Shackleton Antarctic bid makes landfall

2013-02-04 10:47
Ross Sea in the Antarctic. (Picture: AP)

Ross Sea in the Antarctic. (Picture: AP)

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Sydney - An exhausted British-Australian expedition recreating Ernest Shackleton's 1916 crossing of the Southern Ocean in a small boat made landfall on Monday after a perilous 12-day journey.

Led by renowned adventurer Tim Jarvis, the team of six reached Peggotty Bluff on rugged South Georgia, where they landed their vessel in the same place Shackleton and his men beached the James Caird nearly 100 years ago.

The next leg will see three of the team tackle a two-day climb to 900m over the mountainous, crevassed interior of South Georgia.

That will take them to the old whaling station at Stromness on the other side of the island, where Shackleton and his men, with little more than the clothes on their backs, raised the alarm about the sinking of their ship, the Endurance.

Jarvis said the boat trip, using only the equipment, navigational instruments and food available to Shackleton, was extremely tough, describing it as "truly about endurance - mental as much as physical".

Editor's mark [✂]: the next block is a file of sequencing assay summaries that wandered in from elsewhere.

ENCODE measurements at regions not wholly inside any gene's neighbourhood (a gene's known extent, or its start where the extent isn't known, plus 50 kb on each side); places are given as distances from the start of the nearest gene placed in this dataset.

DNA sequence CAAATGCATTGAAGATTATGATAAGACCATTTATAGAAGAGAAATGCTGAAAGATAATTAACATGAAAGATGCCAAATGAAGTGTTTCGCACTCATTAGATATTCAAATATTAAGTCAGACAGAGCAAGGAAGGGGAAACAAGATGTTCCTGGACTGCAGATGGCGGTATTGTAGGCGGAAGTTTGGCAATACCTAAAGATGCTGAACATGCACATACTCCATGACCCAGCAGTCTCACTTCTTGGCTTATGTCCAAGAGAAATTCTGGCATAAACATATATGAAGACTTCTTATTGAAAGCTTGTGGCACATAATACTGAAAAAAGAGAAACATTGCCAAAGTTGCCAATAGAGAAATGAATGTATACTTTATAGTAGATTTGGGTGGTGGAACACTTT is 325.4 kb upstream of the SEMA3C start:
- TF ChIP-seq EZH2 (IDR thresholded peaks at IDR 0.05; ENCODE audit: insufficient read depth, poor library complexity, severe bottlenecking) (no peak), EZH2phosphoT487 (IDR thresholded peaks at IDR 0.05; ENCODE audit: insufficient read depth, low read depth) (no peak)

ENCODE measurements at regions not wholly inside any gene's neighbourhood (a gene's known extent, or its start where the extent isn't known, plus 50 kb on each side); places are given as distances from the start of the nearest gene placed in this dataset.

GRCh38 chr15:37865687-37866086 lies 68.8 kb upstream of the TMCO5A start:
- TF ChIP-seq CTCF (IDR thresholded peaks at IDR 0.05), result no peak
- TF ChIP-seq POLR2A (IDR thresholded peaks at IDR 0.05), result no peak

"There was just no way to keep dry. The waterproofing with wax didn't work," he said.

"Below deck, the boat was constantly damp and being on watch meant that you were directly exposed to the elements. On a few occasions a big wave washed over the deck and down the hatch soaking everything down below."

Treacherous voyage

Along with Norway's Roald Amundsen, the first man to reach the South Pole in 1911, Australian explorer Douglas Mawson and Briton Robert Falcon Scott, Shackleton was among the great Antarctic explorers.

When he set off on his third trip to the region in 1914 with the ship Endurance, he planned to cross Antarctica via the South Pole.

But the vessel became trapped in 1915, and sank 10 months later as it was crushed by the advancing ice. Shackleton and his crew lived on the floating ice until April 1916, when they set off in three small boats for Elephant Island.

From there, Shackleton and five crew made the treacherous voyage to South Georgia, reaching their destination 16 days later to face the mountainous trek.

All members of the Endurance mission were eventually rescued with no fatalities.

It was his granddaughter Alexandra who approached Jarvis, who in 2007 re-enacted Mawson's 1912 odyssey across the frozen continent, about recreating their ordeal.

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